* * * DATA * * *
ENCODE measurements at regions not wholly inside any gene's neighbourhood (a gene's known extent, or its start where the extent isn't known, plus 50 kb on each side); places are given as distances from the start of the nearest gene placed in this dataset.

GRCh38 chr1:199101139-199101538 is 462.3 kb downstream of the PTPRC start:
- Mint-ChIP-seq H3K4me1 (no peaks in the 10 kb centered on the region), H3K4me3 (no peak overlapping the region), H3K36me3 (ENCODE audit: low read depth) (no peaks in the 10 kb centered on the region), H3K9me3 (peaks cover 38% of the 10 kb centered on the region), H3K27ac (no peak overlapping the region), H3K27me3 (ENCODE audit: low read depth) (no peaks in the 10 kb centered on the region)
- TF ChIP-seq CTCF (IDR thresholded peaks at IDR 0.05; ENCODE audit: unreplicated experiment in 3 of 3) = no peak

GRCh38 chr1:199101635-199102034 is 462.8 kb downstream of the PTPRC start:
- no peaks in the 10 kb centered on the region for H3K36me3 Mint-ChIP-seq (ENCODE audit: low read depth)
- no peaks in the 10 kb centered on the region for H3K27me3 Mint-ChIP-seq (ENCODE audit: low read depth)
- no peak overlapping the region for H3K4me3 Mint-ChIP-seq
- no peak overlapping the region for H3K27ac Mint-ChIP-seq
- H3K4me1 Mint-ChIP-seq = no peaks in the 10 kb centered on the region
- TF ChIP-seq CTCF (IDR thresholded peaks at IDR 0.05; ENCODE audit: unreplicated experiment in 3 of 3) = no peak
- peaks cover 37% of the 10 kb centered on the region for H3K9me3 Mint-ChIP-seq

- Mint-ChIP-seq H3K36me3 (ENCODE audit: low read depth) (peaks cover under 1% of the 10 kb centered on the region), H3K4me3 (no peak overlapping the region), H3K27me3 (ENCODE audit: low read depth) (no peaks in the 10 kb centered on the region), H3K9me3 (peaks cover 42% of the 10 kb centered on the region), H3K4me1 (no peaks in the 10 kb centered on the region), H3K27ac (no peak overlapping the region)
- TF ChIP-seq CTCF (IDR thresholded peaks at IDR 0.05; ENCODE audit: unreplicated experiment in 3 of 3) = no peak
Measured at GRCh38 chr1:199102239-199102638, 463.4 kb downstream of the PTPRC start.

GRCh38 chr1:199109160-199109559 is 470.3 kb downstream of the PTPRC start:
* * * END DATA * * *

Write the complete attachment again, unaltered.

ENCODE measurements at regions not wholly inside any gene's neighbourhood (a gene's known extent, or its start where the extent isn't known, plus 50 kb on each side); places are given as distances from the start of the nearest gene placed in this dataset.

GRCh38 chr1:199101139-199101538 is 462.3 kb downstream of the PTPRC start:
- Mint-ChIP-seq H3K4me1 (no peaks in the 10 kb centered on the region), H3K4me3 (no peak overlapping the region), H3K36me3 (ENCODE audit: low read depth) (no peaks in the 10 kb centered on the region), H3K9me3 (peaks cover 38% of the 10 kb centered on the region), H3K27ac (no peak overlapping the region), H3K27me3 (ENCODE audit: low read depth) (no peaks in the 10 kb centered on the region)
- TF ChIP-seq CTCF (IDR thresholded peaks at IDR 0.05; ENCODE audit: unreplicated experiment in 3 of 3) = no peak

GRCh38 chr1:199101635-199102034 is 462.8 kb downstream of the PTPRC start:
- no peaks in the 10 kb centered on the region for H3K36me3 Mint-ChIP-seq (ENCODE audit: low read depth)
- no peaks in the 10 kb centered on the region for H3K27me3 Mint-ChIP-seq (ENCODE audit: low read depth)
- no peak overlapping the region for H3K4me3 Mint-ChIP-seq
- no peak overlapping the region for H3K27ac Mint-ChIP-seq
- H3K4me1 Mint-ChIP-seq = no peaks in the 10 kb centered on the region
- TF ChIP-seq CTCF (IDR thresholded peaks at IDR 0.05; ENCODE audit: unreplicated experiment in 3 of 3) = no peak
- peaks cover 37% of the 10 kb centered on the region for H3K9me3 Mint-ChIP-seq

- Mint-ChIP-seq H3K36me3 (ENCODE audit: low read depth) (peaks cover under 1% of the 10 kb centered on the region), H3K4me3 (no peak overlapping the region), H3K27me3 (ENCODE audit: low read depth) (no peaks in the 10 kb centered on the region), H3K9me3 (peaks cover 42% of the 10 kb centered on the region), H3K4me1 (no peaks in the 10 kb centered on the region), H3K27ac (no peak overlapping the region)
- TF ChIP-seq CTCF (IDR thresholded peaks at IDR 0.05; ENCODE audit: unreplicated experiment in 3 of 3) = no peak
Measured at GRCh38 chr1:199102239-199102638, 463.4 kb downstream of the PTPRC start.

GRCh38 chr1:199109160-199109559 is 470.3 kb downstream of the PTPRC start: